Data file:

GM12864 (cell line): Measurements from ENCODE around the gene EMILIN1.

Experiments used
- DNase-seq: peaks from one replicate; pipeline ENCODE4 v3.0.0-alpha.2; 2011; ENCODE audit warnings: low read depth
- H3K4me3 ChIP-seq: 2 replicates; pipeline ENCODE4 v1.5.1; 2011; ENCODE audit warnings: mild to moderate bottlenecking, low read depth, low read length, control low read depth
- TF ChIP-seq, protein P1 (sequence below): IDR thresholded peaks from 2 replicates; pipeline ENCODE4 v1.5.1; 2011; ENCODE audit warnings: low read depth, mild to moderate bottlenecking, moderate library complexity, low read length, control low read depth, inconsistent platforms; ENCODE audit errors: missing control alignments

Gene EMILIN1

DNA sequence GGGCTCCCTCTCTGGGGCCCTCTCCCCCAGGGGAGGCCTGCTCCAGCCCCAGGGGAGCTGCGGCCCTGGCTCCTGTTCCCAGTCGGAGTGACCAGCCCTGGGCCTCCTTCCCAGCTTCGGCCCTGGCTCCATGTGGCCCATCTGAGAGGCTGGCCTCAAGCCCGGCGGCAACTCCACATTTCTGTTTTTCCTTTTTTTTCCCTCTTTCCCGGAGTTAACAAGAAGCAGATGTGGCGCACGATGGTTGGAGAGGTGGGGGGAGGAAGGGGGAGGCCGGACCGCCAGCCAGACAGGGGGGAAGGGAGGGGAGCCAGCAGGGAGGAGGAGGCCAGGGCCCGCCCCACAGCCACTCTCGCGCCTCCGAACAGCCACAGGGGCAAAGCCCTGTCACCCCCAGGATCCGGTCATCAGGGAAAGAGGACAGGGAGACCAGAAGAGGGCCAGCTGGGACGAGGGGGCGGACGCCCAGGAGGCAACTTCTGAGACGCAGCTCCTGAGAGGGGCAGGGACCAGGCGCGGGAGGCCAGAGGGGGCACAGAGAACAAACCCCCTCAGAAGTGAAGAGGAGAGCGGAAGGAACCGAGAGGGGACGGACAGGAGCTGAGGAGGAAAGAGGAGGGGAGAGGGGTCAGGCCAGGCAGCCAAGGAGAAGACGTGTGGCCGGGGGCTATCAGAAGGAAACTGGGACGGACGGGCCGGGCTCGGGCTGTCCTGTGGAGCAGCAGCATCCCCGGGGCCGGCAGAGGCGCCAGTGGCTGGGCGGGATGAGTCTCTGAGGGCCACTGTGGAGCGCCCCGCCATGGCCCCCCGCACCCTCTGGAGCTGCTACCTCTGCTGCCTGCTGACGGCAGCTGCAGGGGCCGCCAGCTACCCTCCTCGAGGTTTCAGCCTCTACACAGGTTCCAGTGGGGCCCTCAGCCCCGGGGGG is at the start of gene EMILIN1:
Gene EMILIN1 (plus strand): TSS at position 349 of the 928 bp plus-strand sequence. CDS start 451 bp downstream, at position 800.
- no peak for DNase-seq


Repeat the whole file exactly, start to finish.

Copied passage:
GM12864 (cell line): Measurements from ENCODE around the gene EMILIN1.

Experiments used
- DNase-seq: peaks from one replicate; pipeline ENCODE4 v3.0.0-alpha.2; 2011; ENCODE audit warnings: low read depth
- H3K4me3 ChIP-seq: 2 replicates; pipeline ENCODE4 v1.5.1; 2011; ENCODE audit warnings: mild to moderate bottlenecking, low read depth, low read length, control low read depth
- TF ChIP-seq, protein P1 (sequence below): IDR thresholded peaks from 2 replicates; pipeline ENCODE4 v1.5.1; 2011; ENCODE audit warnings: low read depth, mild to moderate bottlenecking, moderate library complexity, low read length, control low read depth, inconsistent platforms; ENCODE audit errors: missing control alignments

Gene EMILIN1

DNA sequence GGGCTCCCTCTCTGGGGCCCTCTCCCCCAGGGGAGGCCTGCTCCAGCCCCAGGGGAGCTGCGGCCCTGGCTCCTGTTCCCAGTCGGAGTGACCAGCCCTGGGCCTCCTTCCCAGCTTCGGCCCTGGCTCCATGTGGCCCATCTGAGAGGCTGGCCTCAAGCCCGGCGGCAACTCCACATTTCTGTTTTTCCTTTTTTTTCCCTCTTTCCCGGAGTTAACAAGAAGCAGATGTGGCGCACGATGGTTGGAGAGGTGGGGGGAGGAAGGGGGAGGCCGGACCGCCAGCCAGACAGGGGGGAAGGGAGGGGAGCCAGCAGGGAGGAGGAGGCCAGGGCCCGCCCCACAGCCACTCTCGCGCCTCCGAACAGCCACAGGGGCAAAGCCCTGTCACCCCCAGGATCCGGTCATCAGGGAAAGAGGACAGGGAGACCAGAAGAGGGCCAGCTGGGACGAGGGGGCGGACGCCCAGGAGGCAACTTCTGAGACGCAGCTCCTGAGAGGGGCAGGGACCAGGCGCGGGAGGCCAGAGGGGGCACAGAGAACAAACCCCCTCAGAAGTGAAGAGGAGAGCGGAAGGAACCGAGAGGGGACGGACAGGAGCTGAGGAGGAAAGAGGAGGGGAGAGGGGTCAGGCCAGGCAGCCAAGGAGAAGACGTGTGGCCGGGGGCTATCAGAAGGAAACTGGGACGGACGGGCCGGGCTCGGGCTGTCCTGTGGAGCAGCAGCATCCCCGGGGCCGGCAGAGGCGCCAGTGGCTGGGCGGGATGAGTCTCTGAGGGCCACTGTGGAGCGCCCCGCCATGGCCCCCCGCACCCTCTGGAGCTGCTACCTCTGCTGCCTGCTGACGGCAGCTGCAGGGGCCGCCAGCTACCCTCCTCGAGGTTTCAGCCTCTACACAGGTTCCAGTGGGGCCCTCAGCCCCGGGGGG is at the start of gene EMILIN1:
Gene EMILIN1 (plus strand): TSS at position 349 of the 928 bp plus-strand sequence. CDS start 451 bp downstream, at position 800.
- no peak for DNase-seq